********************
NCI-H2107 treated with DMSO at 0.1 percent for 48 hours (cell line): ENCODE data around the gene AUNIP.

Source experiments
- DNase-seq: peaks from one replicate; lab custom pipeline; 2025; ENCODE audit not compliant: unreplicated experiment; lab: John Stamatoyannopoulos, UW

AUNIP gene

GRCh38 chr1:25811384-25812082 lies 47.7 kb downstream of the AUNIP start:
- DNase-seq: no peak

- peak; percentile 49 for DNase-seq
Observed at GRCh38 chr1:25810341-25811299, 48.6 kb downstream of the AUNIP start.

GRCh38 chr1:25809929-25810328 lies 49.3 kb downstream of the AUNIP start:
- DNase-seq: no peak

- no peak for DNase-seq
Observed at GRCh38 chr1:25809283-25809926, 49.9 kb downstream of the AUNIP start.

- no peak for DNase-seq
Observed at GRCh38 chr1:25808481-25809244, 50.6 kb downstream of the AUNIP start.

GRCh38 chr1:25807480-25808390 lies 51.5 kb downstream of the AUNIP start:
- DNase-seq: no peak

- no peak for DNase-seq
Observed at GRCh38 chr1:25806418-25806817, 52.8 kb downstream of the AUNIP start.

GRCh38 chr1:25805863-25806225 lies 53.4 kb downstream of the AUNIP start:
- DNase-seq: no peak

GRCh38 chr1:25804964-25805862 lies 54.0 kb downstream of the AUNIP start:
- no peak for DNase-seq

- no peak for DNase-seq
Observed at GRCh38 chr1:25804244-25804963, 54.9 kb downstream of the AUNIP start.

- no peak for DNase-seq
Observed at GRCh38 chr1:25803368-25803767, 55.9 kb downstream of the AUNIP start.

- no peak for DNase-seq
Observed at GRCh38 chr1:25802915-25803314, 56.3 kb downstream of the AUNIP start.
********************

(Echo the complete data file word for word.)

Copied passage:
NCI-H2107 treated with DMSO at 0.1 percent for 48 hours (cell line): ENCODE data around the gene AUNIP.

Source experiments
- DNase-seq: peaks from one replicate; lab custom pipeline; 2025; ENCODE audit not compliant: unreplicated experiment; lab: John Stamatoyannopoulos, UW

AUNIP gene

GRCh38 chr1:25811384-25812082 lies 47.7 kb downstream of the AUNIP start:
- DNase-seq: no peak

- peak; percentile 49 for DNase-seq
Observed at GRCh38 chr1:25810341-25811299, 48.6 kb downstream of the AUNIP start.

GRCh38 chr1:25809929-25810328 lies 49.3 kb downstream of the AUNIP start:
- DNase-seq: no peak

- no peak for DNase-seq
Observed at GRCh38 chr1:25809283-25809926, 49.9 kb downstream of the AUNIP start.

- no peak for DNase-seq
Observed at GRCh38 chr1:25808481-25809244, 50.6 kb downstream of the AUNIP start.

GRCh38 chr1:25807480-25808390 lies 51.5 kb downstream of the AUNIP start:
- DNase-seq: no peak

- no peak for DNase-seq
Observed at GRCh38 chr1:25806418-25806817, 52.8 kb downstream of the AUNIP start.

GRCh38 chr1:25805863-25806225 lies 53.4 kb downstream of the AUNIP start:
- DNase-seq: no peak

GRCh38 chr1:25804964-25805862 lies 54.0 kb downstream of the AUNIP start:
- no peak for DNase-seq

- no peak for DNase-seq
Observed at GRCh38 chr1:25804244-25804963, 54.9 kb downstream of the AUNIP start.

- no peak for DNase-seq
Observed at GRCh38 chr1:25803368-25803767, 55.9 kb downstream of the AUNIP start.

- no peak for DNase-seq
Observed at GRCh38 chr1:25802915-25803314, 56.3 kb downstream of the AUNIP start.